- RETIMING ASYNCHRONOUS SIGNALS BY JUSTIFICATION
Figure 2 shows a system for explaining the principle of the multiplexer for successfully multiplexing plural asynchronous signals. The waveforms appearing at various points in Fig.2 are shown in Fig.3. An asynch. input pulse train A is written into MEM I comprising several elements. The writing pulse train C whose bit rate is f is extracted from A at a clock extraction (CLK EXT I). On the other hand, the written information is read out of MEM I with a sufficient phase lag with respect to time of writing in. Through an inhibit gate (INH GATE I), the reading pulse train D is obtained by dividing the output bit rate nf (1+ Δ) of a common clock generator (CLK GEN) at a bit rate divider (DIV 1).
n – no. of asynch. signals to be multiplexed.
Δ – clock increase rate.
As the bit rate of the reading pulse train D is set at (f+ Δ f) which is higher than any value of f, the time of read out (D) gradually approaches that of write in ©. The phase difference between C&D is monitored by a phase comparator of COMP I and just before the difference reaches zero, a pulse is applied to the inhibit input of INH GATE I from a control circuit (CONT I) to inhibit the gate. At this moment, with one bit of the reading pulse train D being removed, the reading operation pauses and an information less pulse (or justification pulse) is inserted into the read out pulse train E. the time of read out (D) at the same time is again set to a sufficient lag with respect to time write in (G). As all the signals read out of the respective memories are now retimed by timing pulses derived from the common CLK GEN, they are now easily multiplexed as F in Fig.3 at the combiner (COMB).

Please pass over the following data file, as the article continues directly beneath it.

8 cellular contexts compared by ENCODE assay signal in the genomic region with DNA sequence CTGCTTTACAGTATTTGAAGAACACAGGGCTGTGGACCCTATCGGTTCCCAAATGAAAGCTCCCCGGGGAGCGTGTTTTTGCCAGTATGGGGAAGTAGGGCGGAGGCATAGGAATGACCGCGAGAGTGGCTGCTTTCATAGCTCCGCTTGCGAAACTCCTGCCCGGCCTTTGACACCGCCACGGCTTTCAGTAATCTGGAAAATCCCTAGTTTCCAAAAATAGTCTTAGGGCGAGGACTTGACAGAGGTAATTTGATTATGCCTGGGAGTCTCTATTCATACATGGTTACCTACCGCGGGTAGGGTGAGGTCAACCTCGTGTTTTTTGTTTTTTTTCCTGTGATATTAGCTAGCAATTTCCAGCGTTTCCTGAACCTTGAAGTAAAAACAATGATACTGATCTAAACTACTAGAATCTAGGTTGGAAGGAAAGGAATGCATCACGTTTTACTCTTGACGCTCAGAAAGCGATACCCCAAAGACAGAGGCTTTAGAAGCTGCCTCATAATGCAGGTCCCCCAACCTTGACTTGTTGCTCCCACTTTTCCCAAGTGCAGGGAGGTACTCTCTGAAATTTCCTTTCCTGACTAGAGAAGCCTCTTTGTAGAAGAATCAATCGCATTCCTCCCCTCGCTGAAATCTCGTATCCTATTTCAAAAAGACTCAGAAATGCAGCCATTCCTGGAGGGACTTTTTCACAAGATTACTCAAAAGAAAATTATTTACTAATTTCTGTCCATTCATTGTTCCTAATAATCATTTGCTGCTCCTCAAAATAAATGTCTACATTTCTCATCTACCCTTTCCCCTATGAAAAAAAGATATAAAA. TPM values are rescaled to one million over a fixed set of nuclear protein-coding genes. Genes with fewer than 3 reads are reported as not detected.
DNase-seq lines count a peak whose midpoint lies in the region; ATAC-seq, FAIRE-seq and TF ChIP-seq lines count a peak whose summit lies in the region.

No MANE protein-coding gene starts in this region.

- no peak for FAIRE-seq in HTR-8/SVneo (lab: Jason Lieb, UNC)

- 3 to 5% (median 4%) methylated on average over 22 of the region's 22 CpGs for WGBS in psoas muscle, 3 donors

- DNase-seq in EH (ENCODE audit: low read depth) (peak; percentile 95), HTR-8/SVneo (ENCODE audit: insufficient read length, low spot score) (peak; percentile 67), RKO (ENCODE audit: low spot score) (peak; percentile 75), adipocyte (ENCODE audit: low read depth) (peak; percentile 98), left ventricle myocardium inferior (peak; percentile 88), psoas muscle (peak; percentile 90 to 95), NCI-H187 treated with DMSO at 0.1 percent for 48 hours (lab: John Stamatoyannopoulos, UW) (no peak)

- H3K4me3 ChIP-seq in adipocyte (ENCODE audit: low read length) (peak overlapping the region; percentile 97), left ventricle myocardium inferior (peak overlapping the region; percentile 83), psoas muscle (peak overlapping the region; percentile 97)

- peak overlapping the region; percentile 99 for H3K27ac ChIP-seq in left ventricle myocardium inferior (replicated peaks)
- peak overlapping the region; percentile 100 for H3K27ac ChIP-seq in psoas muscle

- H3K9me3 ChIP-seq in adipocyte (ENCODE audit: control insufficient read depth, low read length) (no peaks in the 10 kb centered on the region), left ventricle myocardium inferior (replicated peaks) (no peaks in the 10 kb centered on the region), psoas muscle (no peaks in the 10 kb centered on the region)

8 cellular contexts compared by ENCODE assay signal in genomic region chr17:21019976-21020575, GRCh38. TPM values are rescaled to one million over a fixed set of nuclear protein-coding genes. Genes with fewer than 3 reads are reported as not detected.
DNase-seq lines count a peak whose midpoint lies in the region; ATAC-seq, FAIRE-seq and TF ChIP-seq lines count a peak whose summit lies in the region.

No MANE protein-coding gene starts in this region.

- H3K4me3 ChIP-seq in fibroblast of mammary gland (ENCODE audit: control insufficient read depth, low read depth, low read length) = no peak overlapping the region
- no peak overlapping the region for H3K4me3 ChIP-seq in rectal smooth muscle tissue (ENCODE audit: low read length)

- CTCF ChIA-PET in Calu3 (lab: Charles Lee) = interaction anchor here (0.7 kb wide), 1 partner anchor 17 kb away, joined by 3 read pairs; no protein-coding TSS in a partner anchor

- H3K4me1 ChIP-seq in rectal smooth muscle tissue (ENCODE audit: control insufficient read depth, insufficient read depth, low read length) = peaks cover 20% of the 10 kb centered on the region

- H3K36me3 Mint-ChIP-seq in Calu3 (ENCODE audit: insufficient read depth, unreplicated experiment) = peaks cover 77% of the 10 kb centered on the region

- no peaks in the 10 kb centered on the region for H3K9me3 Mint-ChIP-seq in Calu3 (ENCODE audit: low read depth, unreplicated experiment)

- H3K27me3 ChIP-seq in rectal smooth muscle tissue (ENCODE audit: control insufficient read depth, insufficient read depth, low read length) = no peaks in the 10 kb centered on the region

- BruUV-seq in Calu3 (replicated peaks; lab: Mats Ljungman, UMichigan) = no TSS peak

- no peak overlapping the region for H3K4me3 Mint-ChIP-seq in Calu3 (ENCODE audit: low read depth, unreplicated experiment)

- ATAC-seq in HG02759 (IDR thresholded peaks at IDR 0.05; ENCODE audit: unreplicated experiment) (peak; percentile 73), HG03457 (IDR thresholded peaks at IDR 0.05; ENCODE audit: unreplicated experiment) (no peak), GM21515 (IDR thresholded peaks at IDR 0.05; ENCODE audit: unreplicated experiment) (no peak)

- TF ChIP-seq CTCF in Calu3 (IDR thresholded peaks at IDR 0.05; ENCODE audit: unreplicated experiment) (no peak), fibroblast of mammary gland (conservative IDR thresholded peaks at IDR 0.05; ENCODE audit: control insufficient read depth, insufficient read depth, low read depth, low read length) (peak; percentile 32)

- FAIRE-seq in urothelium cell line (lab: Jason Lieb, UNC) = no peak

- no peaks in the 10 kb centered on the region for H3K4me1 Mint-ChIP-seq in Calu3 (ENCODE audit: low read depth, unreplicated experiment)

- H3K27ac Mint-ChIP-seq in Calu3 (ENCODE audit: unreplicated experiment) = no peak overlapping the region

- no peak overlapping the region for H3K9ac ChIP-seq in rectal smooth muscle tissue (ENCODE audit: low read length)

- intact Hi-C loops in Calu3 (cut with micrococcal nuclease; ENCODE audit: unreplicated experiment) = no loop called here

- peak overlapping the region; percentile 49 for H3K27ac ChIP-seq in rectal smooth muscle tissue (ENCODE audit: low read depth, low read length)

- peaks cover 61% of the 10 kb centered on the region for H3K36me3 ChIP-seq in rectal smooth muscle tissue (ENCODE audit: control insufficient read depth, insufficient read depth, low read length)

The information pulses inserted into E (those hatched in Fig. 3) and this sort of retiming method are respectively called “justification pulses” and “justification”. The information whether or not justification has been performed, is inserted into F and COMB and transmitted to the receiving side.
6.0 RECOVERING ORIGINAL SIGNALS BY DEJUSTIFICATION
The justification pulses have to be removed at the receiving side to perfectly recover the original signals. This operation is called “dejustification”.
The transmitted pulse train F from the line is received and demultiplexed at distributor (DIST). One of the demultiplexed signal E that corresponds to A, is written into memory MEM 2. The writing pulse train G whose bit rate is Δis obtained through an ingibit grate (INH GATE 2) by dividing the output bit rate nf(1+ Δ f) of clock extractor (CLK EXT2). On the other hand, the written information is read out of MEM 2 with a slight phase lag with respect to the time of write in. The reading pulse train H, whose bit rate is f, is applied from voltage controlled oscillator (VCO). As the bit rate of the reading pulse train H is lower than that of the writing pulse train G, the time of read out (H) gradually drifts away from that of write in (G). Just before a justification pulse in E (ONE of these hatched in Fig.3) is written into MEM 2, the information, telling that the justification has been performed is applied from DIST to a control circuit (CONT 2). Then a pulse is applied to the inhibiting input of INH GATE 2 from CONT 2 to inhibit the gate.